What theory of ethics makes the most sense?

Discussions relating to good and evil, right and wrong, values, virtues, duty, and natural rights

What theory of ethics makes the most sense?

Postby Brandon Norgaard on Wed Sep 09, 2009 8:11 pm

Morality and ethics are similar concepts, but not exactly the same. Morality is the ongoing practice of deciding what is right and wrong, and ethics are the rules that one forms to figure out what is right and wrong. So the best way to start is to find the theory of ethics that makes the most sense.

If you are familiar with arguments in favor of virtue ethics (based on being good, not doing good), deontological ethics (one's duty), utilitarian ethics (that which produces the greatest happiness), and rights based ethical systems (in which it is best to respect people's rights), which of these makes the most sense and why? Do you prefer some combination of these? Or something else altogether?
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Re: What theory of ethics makes the most sense?

Postby Guest on Sat Dec 19, 2009 4:02 pm

Dear Sir;
I find in you a kindred soul who has at last found an enlightened approach to the roiled waters of the differences between morals and ethics.
In my own humble but overly simplified opinion; is that morals are far too flexible to ever be accepted on a universal basis. A perfect example of this is that what is considered
moral and proper in one part of the world, is considered an abomination in another, both
socially and religiously.
Ethics, on the other hand present a more sublime outlook; for ethics propose the very basic fact that those who wish no harm to others wish no harm to themselves.
Since the dawn of Humankind, there has always been a "Priest Cult" consisting of people
who were too unskilled to hunt or simply abhored the idea of an honest days work, opting instead to live of the collective fears of the primitive people by inventing vengeful dieties
and dire consecquences for those adhere to whatever hairbrained ideas that entered the
priest's selfserving purposes.
In closing; I wish you success in the publication of this very insightful manucript that you obviously devoted a tremendous amount of time, thought and energy to.
I hope that in the near future, I can be of help to you in bringing this work to fruition.

Respectfully yours,
unclejim92
.
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Re: What theory of ethics makes the most sense?

Postby Brandon Norgaard on Sun Dec 20, 2009 11:19 pm

Thank you very much unclejim92 for your post and welcome to this site. Upon reading your post, I realized that I didn't attempt to explain the difference between morality an ethics from the start. I just edited the first post I made in this topic based in part on the definitions I read in a dictionary. I'm not sure if this is what you had in mind. Let me know if it isn't and we can discuss it further.

Side note: this reminds me of the move "Election" in which both Reese Witherspoon and Matthew Broderick's character attempt to clear up this difference at different points in the movie. I wasn't completely following the points made at the time, but as I understand it, the author of the book on which the movie is based intended the plot of the movie and the choices the characters make to highlight this difference.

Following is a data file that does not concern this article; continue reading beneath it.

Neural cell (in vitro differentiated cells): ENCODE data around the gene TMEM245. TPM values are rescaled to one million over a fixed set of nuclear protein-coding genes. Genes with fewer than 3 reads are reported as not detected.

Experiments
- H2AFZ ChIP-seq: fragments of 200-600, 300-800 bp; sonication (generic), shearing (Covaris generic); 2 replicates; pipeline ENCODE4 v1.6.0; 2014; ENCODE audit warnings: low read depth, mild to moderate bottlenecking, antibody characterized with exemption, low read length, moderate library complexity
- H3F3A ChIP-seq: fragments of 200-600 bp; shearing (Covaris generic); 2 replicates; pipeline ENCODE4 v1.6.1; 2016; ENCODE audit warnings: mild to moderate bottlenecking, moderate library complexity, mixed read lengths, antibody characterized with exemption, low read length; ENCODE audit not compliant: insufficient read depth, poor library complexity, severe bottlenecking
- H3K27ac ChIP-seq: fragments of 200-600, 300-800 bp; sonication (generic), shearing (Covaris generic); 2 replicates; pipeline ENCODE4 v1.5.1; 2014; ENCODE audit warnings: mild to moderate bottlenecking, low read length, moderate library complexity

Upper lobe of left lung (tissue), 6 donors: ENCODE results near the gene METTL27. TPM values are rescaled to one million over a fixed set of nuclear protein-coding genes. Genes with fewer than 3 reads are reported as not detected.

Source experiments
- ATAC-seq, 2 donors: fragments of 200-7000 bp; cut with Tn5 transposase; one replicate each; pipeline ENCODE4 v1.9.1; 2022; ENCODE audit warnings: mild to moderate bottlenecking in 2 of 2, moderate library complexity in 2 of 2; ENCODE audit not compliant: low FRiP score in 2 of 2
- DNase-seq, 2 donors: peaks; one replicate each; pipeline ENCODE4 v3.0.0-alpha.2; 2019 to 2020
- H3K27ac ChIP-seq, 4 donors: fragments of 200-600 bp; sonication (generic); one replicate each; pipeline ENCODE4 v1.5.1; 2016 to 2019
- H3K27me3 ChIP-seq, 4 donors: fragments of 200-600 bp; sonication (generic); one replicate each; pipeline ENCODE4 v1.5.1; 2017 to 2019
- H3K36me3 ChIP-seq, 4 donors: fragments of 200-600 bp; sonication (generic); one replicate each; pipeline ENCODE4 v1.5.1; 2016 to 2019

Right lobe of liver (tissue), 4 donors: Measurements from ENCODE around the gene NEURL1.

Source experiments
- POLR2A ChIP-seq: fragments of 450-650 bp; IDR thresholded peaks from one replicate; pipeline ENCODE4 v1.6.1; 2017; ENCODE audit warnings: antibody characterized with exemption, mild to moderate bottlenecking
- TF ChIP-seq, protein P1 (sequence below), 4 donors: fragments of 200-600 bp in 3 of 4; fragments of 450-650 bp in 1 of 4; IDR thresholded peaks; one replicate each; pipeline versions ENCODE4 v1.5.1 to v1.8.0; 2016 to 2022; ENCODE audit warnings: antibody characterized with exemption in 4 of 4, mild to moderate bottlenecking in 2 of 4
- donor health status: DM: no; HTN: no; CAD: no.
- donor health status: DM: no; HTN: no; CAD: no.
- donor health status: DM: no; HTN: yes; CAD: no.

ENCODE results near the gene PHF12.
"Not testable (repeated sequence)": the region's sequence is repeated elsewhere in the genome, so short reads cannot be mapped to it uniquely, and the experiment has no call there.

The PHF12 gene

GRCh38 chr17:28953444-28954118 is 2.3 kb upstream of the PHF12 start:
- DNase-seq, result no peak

One last thing: you have already helped out my efforts to get my book published by becoming a member and posting here. If you wish to provide additional help, just mention this site to your friends. Thank you for your support and I look forward to reading more of your posts in the future.
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Re: What theory of ethics makes the most sense?

Postby horntooth on Thu Mar 18, 2010 1:34 am

how about- it's our duty to be good and do that which produces the most happiness. eclectic. :mrgreen:
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Bad men live that they may eat and drink, whereas good men eat and drink that they may live. Socrates
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Re: What theory of ethics makes the most sense?

Postby Brandon Norgaard on Thu Mar 18, 2010 9:49 pm

horntooth wrote:how about- it's our duty to be good and do that which produces the most happiness. eclectic. :mrgreen:

Well, yes, what you have said seems to incorporate both duty ethics and utilitarian ethics, but the fact that you put this in terms of consequences means that it does not fall under duty ethics, but consequentialism (utilitarianism is a specific type of consequentialism). According to the definition of duty ethics, one's duty is not at all determined by the consequences of an action or even the expected consequences of an action, but instead by one's duty, which is usually formulated as a set of rules for what to do. These rules can't take into account expected consequences, otherwise its not duty ethics. I personally don't think duty ethics make sense. Kant came up with this as a way of avoiding subjectivity in decision making, thinking that his categorical impartive would make decision making objective. He was wrong. Ethics can never be completely objective. This does not mean that they are figments of our imagination though. I happen to believe that there is an inherent right and wrong and that we have the ability to figure this out, at least some of the time. But this comes from our very real subjective experience, which though it cannot be objective, it is no less real.
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